Brighton's Hidden Homeless

Brighton’s Hidden Homeless

Published On May 26, 2016 | By Jo Sutherland | Features, Homepage

It’s Know My Neighbour Week and writer Jo Sutherland takes a look at homelessness in Brighton, meeting some of the people making do on the streets and those that are trying to help.

We make a living by what we get, but we make a life by what we give.
Winston Churchill

This beautiful city of ours has something for everyone. I’ve lost track of the amount of people I know who moved here on a ‘temporary’ basis and never left. I’m one of them. After spending twelve years wandering around like a nomad, I’ve never felt more at home than I do here in Brighton. And we’re famously good at celebrating the love for our colourful city and focusing on the local.

But Brighton has a growing problem, one that perhaps isn’t talked about as much as it should be.

Every day, every single one of us will walk by somebody who’s living rough on the street, but aside from The Big Issue and homeless charity newsletters, there’s not many us of rallying against the state of our streets.

Statistics only carry so much weight, but due to the ‘hidden’ nature of homelessness and the lack of voice for those that suffer, they shine a light on the startling hidden truth.

Brighton's Hidden Homeless

Brighton, July 2011. Greg Neate.


  • Latest figures by, collected in the autumn of 2015 and published in February 2016, reveal that 3,569 people are estimated to be sleeping rough on any one night. This is 30% more than the previous year.
  • The South East has seen a 36% increase in rough sleeping; meaning this region is markedly higher than the national average. In fact, the South East has the second highest rate of homeless applications in England after London.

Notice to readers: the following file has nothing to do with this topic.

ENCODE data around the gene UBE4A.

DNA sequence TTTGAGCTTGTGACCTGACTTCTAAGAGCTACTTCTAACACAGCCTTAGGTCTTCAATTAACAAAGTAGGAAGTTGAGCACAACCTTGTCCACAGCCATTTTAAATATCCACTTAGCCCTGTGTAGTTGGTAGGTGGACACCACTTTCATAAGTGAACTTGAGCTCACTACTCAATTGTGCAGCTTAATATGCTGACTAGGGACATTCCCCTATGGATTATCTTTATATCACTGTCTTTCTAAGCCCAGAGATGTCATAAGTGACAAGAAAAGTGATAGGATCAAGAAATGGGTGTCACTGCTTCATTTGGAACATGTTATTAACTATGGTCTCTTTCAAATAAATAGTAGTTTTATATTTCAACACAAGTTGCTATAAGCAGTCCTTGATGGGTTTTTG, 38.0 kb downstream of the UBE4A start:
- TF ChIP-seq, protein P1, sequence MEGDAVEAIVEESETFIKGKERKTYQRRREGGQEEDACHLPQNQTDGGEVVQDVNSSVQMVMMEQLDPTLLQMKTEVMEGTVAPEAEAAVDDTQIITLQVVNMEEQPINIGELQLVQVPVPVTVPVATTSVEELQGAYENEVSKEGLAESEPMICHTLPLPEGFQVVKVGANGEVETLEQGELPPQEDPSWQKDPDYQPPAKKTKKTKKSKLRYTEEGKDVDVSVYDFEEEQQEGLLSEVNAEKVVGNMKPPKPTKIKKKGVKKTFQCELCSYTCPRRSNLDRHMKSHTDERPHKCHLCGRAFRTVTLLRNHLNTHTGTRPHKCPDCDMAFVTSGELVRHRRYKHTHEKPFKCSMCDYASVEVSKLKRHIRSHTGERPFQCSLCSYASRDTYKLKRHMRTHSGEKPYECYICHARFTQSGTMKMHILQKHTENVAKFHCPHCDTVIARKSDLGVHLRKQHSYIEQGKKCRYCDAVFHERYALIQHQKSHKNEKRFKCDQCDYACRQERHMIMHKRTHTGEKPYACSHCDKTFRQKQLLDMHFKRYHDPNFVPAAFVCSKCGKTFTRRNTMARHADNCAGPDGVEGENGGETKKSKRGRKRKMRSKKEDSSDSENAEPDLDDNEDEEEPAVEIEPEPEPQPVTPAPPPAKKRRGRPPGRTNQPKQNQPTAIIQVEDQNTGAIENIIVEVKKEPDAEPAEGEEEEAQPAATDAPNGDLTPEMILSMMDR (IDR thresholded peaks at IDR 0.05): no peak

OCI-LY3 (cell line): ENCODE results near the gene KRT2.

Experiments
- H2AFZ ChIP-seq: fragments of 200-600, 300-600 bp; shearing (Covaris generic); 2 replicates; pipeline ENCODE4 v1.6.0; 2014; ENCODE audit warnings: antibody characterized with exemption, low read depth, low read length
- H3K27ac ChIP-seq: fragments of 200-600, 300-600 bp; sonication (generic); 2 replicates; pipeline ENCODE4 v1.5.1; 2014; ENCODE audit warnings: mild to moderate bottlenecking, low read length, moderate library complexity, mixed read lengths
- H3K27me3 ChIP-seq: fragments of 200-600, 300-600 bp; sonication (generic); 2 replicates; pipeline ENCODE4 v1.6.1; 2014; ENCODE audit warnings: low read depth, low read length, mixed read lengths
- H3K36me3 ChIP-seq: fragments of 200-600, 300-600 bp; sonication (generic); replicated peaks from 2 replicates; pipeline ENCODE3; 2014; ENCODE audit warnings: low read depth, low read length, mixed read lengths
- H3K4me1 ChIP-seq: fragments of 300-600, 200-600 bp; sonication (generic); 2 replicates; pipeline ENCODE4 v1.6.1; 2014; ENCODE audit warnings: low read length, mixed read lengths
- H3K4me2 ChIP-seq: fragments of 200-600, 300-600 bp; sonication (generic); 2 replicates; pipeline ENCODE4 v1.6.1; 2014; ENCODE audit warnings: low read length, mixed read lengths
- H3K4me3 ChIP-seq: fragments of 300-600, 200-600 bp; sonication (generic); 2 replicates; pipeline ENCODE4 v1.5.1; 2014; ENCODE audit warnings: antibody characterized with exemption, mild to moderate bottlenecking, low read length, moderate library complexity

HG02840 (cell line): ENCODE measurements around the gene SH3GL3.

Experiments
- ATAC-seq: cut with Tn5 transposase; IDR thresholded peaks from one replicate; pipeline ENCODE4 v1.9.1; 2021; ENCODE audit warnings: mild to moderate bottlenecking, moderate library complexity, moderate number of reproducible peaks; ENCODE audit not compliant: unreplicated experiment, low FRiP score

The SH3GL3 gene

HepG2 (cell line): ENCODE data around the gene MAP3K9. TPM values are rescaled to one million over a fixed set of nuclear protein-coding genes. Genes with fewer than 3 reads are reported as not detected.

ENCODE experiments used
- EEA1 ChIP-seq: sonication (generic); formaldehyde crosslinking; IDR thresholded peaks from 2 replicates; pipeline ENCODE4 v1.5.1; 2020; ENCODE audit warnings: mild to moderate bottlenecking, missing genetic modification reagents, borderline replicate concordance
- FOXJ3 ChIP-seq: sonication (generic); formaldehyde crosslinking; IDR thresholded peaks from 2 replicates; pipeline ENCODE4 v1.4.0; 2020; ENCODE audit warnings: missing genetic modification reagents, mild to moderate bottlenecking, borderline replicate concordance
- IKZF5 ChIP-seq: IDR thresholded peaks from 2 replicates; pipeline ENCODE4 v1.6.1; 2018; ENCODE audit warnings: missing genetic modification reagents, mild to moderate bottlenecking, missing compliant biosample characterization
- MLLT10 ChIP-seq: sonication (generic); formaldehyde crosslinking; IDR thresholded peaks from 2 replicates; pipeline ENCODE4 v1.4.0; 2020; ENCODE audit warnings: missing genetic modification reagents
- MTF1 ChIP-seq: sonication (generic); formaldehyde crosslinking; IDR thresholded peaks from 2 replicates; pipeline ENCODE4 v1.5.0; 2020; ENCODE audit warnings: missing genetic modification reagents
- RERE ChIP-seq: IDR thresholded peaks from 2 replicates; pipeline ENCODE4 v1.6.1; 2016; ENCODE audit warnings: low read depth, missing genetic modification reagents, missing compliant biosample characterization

• In 2015, Brighton and Hove was reported as having one of the highest levels of rough sleeping; only topped by Bristol and Westminster.
  • If you thought an increase of 36% was bad, homelessness in Brighton and Hove has gone up by 90% in the space of a year.

Our city – our home – is fairing far worse than the national average. But you don’t need the facts and stats to tell you there’s a problem.

I walk to work and every day and I pass people, young and old, living on the streets. I feel I’m part of the problem. I shy away from conversations because I don’t know what to say. I never just ignore the homeless but I don’t always ask how they are, and my eyes seldom lock and linger long on theirs.

Sometimes I see others sitting next to people wrapped up in sleeping bags on the roadside, having a chat over a cup of coffee. And I wish I were brave enough to do the same. But I’m not and I don’t. Because I feel awkward. Because I feel guilty and because I’m nervous about saying or doing the wrong things.

That’s my confession. But I doubt I’m alone and that’s why I decided to write this article.

Poverty is not an accident.
Like slavery and apartheid, it is man-made and can be removed by the action of human beings.
Nelson Mandela

I first heard of The Clock Tower Sanctuary when I started working at the PR, communications and content agency, Magenta Associates. Magenta donates a percentage of its profits to the charity which provides the only drop-in service giving all-round information, advice and support to homeless young people (aged 16-25) in Brighton & Hove.

I spoke to the lovely folks at the Sanctuary and some of the young people living rough to find out a bit more.

Being homeless at any age is not easy,” said Natalia Borg, Development Co-ordinator at The Clock Tower Sanctuary. “But being young and vulnerable on the streets of Brighton – the ‘Drugs Capital of the UK’ – presents some of the most challenging conditions for people to transition into adulthood.

I also spoke to several young people who have found themselves without a home; the questions I asked were designed to help me understand the little things we can all do to make a difference, and to find out how the homeless feel about everyday situations.

Brighton's Hidden Homeless

The Clock Tower Sanctuary

[The individuals in question chose to remain anonymous]

If the shoe were on the other foot, how would you treat those living on the streets?

  • “If I didn’t know how it felt, I probably wouldn’t bat an eyelid. But now I know I wouldn’t judge their looks – looking scruffy doesn’t mean they’re a bad person.”